Customer development–discovery driven sales–requires that you first understand the customer’s problem then present a vision of a solution. If that is acceptable you can proceed to a demonstration that provides technical proof of value.
An infographic with some key questions to consider when developing a new product. Originally suggested in “Breakthrough Thinking From Inside the Box” by Coyne, Clifford, and Dye in HBR December 2007.
Frank Robinson’s Minimum Viable Product (MVP) concept as first articulated in 2001. An MVP is the result of product development and customer development proceeding in parallel, which Frank Robinson called “synchronous development.”
Some thoughts on the half-fast entrepreneur with half-vast experience. Any resemblance to the author or the reader is purely coincidental.
Recently, we worked with a startup on team building as they wrangled with the rapid growth of their business. They needed bring on new team members and wanted them to be productive and effective as quickly as possible. Working with the leadership team we reviewed Bruce Tuckman’s four stages of team development.
Customer Discovery interviews are key to discovering whether or not a market exists for your product or service and the skills and questions you hone in the early market will continue to be refined as you scale. This month we focus on how to start them, techniques for cultivating your curiosity so that you learn as much as possible, and some suggestions for how to review and organize your findings on an ongoing basis.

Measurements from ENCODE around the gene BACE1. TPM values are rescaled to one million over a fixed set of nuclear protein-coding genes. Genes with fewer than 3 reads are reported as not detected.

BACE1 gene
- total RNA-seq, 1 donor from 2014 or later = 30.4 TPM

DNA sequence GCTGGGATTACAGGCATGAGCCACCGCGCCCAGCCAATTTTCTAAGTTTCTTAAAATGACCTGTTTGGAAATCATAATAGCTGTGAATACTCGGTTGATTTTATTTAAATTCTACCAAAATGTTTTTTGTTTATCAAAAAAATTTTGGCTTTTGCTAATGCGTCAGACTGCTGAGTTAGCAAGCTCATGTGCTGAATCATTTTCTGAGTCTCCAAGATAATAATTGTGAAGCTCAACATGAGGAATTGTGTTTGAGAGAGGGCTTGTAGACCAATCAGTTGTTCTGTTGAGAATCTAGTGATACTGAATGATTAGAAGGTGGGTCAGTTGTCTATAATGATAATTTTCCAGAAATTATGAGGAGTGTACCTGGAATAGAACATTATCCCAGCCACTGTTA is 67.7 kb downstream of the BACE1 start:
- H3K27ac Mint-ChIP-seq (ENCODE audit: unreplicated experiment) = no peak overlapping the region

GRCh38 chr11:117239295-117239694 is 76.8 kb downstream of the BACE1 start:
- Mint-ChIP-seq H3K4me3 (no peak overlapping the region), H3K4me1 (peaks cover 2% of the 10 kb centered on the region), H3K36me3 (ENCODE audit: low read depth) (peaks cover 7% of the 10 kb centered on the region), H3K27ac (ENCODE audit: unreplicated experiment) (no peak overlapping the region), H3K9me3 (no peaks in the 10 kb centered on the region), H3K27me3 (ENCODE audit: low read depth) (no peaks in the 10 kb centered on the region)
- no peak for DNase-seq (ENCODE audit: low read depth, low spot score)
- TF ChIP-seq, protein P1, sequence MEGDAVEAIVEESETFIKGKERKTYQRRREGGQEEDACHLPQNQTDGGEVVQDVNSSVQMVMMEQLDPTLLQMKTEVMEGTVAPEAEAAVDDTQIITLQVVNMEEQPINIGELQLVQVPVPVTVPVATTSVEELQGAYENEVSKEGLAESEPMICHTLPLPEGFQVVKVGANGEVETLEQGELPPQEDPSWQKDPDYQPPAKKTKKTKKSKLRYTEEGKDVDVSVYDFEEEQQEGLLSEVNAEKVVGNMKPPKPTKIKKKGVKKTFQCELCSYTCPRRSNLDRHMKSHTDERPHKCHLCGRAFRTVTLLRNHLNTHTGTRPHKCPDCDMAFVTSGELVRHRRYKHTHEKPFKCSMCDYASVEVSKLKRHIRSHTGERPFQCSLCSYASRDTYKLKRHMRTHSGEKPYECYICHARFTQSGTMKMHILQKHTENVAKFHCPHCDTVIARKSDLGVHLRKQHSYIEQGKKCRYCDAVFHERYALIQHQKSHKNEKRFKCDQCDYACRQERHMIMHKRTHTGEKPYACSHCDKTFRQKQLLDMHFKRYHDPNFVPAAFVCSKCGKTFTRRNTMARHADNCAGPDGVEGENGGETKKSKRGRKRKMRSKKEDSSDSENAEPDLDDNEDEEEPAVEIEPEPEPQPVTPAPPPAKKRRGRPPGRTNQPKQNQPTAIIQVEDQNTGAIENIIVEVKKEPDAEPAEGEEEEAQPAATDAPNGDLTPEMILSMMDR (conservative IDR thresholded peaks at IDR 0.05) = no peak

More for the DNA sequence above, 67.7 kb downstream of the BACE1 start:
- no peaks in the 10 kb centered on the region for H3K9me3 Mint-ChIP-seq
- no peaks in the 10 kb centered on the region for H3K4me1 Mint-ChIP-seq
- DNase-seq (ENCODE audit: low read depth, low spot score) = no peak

Randy Cadieux, founder of V-Speed LLC, started to post some interesting articles in the Lean Startup Circle Group on LinkedIn in June of this year, in particular his “Working on the Edge of Failure.” High reliability organizations have a lot to teach startups so I decided to reach out to him to compare notes. This led to some great conversations and a recorded sessions that we have transcribed into this edited transcript–with some hyperlinks added for context.
Much has been written about a startup making a pivot in direction after Eric Ries first coined the term